21. Schlackow, M. et al. Distinctive patterns of transcription and RNA Processing for Human lincRNAs. Mol. Cell 65, 25–38 (2017).

    Article  CAS  PubMed  PubMed Central  Google Scholar 

  22. Ulitsky, I. & Bartel, D. P. lincRNAs: genomics, evolution, and mechanisms. Cell 154, 26–46 (2013).

    Article  CAS  PubMed  PubMed Central  Google Scholar 

  23. Pefanis, E. et al. RNA exosome-regulated long non-coding RNA transcription controls super-enhancer activity. Cell 161, 774–789 (2015).

    Article  CAS  PubMed  PubMed Central  Google Scholar 

  24. Andersson, R. et al. Nuclear stability and transcriptional directionality separate functionally distinct RNA species. Nat. Commun. 5, 5336 (2014).

    Article  CAS  PubMed  Google Scholar 

  25. Kamieniarz-Gdula, K. & Proudfoot, N. J. Transcriptional control by premature termination: a forgotten mechanism. Trends Genet. 35, 553–564 (2019).

    Article  CAS  PubMed  PubMed Central  Google Scholar 

  26. Wu, M. et al. The RNA exosome shapes the expression of key protein-coding genes. Nucleic Acids Res. 48, 8509–8528 (2020).

    Article  CAS  PubMed  PubMed Central  Google Scholar 

  27. West, S., Gromak, N. & Proudfoot, N. J. Human 5′ -> 3′ exonuclease Xrn2 promotes transcription termination at co-transcriptional cleavage sites. Nature 432, 522–525 (2004).

    Article  CAS  PubMed  Google Scholar 

  28. Proudfoot, N. J. Transcriptional termination in mammals: stopping the RNA polymerase II juggernaut. Science 352, aad9926 (2016).

    Article  PubMed  PubMed Central  Google Scholar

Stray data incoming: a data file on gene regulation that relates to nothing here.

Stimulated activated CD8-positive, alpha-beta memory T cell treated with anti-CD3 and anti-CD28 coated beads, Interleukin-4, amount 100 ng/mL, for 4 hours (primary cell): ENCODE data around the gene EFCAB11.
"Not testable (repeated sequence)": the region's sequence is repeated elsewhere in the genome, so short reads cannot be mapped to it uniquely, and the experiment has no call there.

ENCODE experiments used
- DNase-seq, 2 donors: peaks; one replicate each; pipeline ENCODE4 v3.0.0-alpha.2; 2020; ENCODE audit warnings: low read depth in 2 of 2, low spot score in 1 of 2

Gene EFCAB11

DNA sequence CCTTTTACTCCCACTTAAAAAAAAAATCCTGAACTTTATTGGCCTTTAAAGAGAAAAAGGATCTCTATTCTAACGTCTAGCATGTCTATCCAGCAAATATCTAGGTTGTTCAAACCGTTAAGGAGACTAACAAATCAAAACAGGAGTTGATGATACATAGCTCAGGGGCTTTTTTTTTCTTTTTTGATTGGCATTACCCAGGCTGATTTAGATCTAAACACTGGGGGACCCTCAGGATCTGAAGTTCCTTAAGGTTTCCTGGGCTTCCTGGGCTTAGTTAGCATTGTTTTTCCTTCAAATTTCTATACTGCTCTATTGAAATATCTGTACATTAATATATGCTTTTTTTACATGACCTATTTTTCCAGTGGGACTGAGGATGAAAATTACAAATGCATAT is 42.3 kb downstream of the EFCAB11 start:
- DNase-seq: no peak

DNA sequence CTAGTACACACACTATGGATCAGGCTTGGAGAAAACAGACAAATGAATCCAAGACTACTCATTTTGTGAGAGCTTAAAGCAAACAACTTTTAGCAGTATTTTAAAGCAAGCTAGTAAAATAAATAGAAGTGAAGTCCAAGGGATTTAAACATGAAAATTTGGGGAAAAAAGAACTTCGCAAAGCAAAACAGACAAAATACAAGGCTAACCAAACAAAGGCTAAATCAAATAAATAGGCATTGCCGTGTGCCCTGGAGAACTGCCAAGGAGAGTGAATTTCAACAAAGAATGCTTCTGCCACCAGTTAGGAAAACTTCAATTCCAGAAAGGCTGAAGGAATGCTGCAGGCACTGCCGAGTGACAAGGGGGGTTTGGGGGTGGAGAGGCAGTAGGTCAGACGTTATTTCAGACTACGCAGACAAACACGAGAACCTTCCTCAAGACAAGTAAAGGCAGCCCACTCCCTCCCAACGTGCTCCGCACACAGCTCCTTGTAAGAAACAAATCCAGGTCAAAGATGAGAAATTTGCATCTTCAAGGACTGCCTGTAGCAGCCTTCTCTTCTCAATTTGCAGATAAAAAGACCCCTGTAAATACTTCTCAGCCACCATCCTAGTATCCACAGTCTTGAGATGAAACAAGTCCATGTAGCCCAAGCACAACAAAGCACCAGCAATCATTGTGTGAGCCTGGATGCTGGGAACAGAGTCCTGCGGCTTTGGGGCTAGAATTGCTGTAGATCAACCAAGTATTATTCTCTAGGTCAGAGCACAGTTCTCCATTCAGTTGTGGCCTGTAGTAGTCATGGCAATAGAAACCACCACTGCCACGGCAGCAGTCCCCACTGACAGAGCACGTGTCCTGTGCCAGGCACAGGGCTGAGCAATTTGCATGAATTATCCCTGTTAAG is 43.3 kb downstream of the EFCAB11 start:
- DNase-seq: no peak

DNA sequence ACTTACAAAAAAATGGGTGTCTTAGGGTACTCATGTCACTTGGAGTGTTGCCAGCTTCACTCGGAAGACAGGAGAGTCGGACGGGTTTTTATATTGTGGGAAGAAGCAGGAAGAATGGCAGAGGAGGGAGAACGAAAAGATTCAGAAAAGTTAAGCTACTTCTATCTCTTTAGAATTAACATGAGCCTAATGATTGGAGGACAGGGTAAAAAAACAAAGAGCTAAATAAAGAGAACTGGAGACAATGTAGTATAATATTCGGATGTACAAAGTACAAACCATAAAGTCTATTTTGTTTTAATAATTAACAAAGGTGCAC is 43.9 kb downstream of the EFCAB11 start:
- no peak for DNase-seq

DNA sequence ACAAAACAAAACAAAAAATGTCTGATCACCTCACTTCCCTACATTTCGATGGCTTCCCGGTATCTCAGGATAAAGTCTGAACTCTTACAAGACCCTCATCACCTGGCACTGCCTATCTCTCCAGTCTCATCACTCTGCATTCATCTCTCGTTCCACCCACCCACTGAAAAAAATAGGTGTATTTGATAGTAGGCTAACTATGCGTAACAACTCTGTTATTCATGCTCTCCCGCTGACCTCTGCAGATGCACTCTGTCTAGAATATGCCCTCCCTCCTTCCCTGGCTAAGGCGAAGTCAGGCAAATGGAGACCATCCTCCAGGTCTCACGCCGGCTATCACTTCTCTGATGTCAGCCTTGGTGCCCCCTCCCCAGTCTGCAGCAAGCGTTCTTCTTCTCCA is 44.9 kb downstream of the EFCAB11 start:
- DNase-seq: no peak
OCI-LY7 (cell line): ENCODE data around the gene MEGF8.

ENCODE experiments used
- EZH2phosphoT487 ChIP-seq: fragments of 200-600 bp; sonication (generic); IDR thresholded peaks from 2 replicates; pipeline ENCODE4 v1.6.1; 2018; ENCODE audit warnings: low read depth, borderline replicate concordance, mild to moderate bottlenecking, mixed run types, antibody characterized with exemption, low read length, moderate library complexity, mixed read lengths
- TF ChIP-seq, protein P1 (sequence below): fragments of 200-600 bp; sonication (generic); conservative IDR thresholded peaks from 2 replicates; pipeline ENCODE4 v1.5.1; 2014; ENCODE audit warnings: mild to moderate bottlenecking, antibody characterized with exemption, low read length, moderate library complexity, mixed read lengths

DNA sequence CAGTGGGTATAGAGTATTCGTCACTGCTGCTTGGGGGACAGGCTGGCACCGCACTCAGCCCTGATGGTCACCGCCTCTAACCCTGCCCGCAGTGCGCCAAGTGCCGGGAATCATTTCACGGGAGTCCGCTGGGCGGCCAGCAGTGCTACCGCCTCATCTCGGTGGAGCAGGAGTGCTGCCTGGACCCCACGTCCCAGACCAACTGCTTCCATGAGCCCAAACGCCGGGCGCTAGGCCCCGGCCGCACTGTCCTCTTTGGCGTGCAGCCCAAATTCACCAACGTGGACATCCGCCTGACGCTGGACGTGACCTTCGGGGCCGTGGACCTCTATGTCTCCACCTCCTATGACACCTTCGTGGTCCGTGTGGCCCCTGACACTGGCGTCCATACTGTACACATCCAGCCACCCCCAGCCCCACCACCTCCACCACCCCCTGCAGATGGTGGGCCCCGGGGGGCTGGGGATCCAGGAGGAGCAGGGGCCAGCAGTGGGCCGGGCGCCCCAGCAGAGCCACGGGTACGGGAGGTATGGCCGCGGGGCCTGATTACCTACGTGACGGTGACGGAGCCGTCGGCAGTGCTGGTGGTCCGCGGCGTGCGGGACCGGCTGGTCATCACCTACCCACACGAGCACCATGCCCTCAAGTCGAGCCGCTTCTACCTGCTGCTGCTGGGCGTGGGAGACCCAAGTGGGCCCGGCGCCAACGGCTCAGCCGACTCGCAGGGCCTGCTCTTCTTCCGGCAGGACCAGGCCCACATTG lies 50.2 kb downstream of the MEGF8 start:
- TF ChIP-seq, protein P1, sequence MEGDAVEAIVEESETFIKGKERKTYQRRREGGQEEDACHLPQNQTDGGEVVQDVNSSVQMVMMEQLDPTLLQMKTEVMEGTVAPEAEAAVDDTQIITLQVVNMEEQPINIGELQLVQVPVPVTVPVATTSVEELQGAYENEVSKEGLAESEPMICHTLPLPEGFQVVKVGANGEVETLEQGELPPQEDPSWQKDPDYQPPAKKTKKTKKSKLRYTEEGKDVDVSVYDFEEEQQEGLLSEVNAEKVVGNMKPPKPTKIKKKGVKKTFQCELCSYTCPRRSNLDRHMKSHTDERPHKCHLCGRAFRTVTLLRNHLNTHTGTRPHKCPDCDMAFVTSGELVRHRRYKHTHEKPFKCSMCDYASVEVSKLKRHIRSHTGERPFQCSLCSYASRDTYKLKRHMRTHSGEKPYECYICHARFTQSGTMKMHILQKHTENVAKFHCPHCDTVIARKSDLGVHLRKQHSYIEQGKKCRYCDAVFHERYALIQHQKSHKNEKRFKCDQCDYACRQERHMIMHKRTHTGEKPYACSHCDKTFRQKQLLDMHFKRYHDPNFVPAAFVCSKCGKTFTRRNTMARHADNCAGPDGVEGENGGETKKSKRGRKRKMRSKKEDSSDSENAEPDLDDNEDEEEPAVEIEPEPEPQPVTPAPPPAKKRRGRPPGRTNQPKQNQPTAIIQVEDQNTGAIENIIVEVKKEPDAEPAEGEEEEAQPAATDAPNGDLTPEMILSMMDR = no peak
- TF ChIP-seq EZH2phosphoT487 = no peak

29. Eaton, J. D. & West, S. An end in sight? Xrn2 and transcriptional termination by RNA polymerase II. Transcription 9, 321–326 (2018).

    Article  CAS  PubMed  PubMed Central  Google Scholar 

  30. Kim, M. et al. The yeast Rat1 exonuclease promotes transcription termination by RNA polymerase II. Nature 432, 517–522 (2004).

    Article  CAS  PubMed  Google Scholar 

  31. Stark, R., Grzelak, M. & Hadfield, J. RNA sequencing: the teenage years. Nat. Rev. Genet. 20, 631–656 (2019).

    Article  CAS  PubMed  Google Scholar 

  32. Elion, E. A. & Warner, J. R. An RNA polymerase I enhancer in Saccharomyces cerevisiae. Mol. Cell. Biol. 6, 2089–2097 (1986).

    CAS  PubMed  PubMed Central  Google Scholar 

  33. Birse, C. E., Minvielle-Sebastia, L., Lee, B. A., Keller, W. & Proudfoot, N. J. Coupling termination of transcription to messenger RNA maturation in yeast. Science 280, 298–301 (1998).

    Article  CAS  PubMed  Google Scholar 

  34. Birse, C. E., Lee, B. A., Hansen, K. & Proudfoot, N. J. Transcriptional termination signals for RNA polymerase II in fission yeast. EMBO J. 16, 3633–3643 (1997).

    Article  CAS  PubMed  PubMed Central  Google Scholar 

  35. Dye, M. J. & Proudfoot, N. J. Multiple transcript cleavage precedes polymerase release in termination by RNA polymerase II. Cell 105, 669–681 (2001).

    Article  CAS  PubMed  Google Scholar 

  36. Groudine, M., Eisenman, R. & Weintraub, H. Chromatin structure of endogenous retroviral genes and activation by an inhibitor of DNA methylation. Nature 292, 311–317 (1981).

    Article  CAS  PubMed  Google Scholar 

  37. Core, L. J. & Lis, J. T. Transcription regulation through promoter-proximal pausing of RNA polymerase II. Science 319, 1791–1792 (2008).